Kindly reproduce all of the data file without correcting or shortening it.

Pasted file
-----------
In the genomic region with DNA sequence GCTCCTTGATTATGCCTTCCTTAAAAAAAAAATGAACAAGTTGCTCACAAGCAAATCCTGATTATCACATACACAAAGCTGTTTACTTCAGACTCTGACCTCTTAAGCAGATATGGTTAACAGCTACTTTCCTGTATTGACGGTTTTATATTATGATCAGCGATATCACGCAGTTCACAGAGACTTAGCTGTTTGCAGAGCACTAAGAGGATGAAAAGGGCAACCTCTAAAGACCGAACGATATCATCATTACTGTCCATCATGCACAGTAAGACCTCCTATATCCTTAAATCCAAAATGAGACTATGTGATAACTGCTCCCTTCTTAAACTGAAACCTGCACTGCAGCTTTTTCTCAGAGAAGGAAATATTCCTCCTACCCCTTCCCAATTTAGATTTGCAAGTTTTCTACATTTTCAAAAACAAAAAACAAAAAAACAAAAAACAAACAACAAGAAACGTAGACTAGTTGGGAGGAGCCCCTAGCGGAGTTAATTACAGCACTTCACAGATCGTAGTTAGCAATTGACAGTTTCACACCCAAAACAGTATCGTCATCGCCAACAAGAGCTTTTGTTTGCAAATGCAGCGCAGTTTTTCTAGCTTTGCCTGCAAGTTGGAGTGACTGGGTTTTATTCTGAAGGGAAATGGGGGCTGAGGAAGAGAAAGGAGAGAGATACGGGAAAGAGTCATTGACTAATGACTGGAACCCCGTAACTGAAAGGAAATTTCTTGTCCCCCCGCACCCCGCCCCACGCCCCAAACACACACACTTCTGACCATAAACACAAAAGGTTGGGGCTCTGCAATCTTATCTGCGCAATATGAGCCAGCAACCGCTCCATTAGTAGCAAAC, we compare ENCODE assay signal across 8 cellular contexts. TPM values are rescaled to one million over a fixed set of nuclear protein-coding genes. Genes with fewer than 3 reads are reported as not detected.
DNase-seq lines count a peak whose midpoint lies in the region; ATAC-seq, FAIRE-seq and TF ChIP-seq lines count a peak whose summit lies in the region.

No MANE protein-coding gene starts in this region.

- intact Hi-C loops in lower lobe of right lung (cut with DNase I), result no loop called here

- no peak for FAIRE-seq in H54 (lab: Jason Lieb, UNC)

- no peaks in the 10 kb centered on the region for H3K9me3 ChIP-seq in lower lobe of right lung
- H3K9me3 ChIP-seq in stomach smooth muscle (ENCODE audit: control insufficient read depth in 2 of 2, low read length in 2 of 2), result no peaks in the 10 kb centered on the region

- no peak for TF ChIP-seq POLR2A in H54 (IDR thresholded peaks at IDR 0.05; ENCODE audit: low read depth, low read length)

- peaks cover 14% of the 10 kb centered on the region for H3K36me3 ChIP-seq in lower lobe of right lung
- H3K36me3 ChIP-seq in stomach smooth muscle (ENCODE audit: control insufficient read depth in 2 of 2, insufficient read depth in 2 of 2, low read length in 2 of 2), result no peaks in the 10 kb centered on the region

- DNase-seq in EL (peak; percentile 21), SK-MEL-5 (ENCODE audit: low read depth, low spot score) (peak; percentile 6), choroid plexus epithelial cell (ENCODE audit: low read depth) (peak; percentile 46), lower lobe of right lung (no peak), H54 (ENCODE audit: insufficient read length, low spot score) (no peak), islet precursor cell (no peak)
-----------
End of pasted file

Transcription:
In the genomic region with DNA sequence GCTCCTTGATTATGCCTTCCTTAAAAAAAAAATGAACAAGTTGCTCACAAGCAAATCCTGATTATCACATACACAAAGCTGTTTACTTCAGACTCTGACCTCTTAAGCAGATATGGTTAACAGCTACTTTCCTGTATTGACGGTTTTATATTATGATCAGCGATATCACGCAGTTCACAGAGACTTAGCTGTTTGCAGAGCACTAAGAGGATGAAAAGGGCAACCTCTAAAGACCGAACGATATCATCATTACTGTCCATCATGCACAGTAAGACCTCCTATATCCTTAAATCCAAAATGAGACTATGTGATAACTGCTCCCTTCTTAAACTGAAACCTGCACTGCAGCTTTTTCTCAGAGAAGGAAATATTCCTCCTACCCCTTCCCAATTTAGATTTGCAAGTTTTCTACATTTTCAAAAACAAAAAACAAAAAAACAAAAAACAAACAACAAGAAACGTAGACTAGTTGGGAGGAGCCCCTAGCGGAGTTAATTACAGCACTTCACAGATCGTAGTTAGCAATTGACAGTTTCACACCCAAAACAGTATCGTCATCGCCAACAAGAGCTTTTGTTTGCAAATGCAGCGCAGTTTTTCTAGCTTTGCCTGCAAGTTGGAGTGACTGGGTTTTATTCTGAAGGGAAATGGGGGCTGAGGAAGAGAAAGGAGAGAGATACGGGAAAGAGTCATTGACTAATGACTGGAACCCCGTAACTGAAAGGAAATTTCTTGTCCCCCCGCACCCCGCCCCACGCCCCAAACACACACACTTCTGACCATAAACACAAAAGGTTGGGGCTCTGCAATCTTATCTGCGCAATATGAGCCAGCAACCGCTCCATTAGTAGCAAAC, we compare ENCODE assay signal across 8 cellular contexts. TPM values are rescaled to one million over a fixed set of nuclear protein-coding genes. Genes with fewer than 3 reads are reported as not detected.
DNase-seq lines count a peak whose midpoint lies in the region; ATAC-seq, FAIRE-seq and TF ChIP-seq lines count a peak whose summit lies in the region.

No MANE protein-coding gene starts in this region.

- intact Hi-C loops in lower lobe of right lung (cut with DNase I), result no loop called here

- no peak for FAIRE-seq in H54 (lab: Jason Lieb, UNC)

- no peaks in the 10 kb centered on the region for H3K9me3 ChIP-seq in lower lobe of right lung
- H3K9me3 ChIP-seq in stomach smooth muscle (ENCODE audit: control insufficient read depth in 2 of 2, low read length in 2 of 2), result no peaks in the 10 kb centered on the region

- no peak for TF ChIP-seq POLR2A in H54 (IDR thresholded peaks at IDR 0.05; ENCODE audit: low read depth, low read length)

- peaks cover 14% of the 10 kb centered on the region for H3K36me3 ChIP-seq in lower lobe of right lung
- H3K36me3 ChIP-seq in stomach smooth muscle (ENCODE audit: control insufficient read depth in 2 of 2, insufficient read depth in 2 of 2, low read length in 2 of 2), result no peaks in the 10 kb centered on the region

- DNase-seq in EL (peak; percentile 21), SK-MEL-5 (ENCODE audit: low read depth, low spot score) (peak; percentile 6), choroid plexus epithelial cell (ENCODE audit: low read depth) (peak; percentile 46), lower lobe of right lung (no peak), H54 (ENCODE audit: insufficient read length, low spot score) (no peak), islet precursor cell (no peak)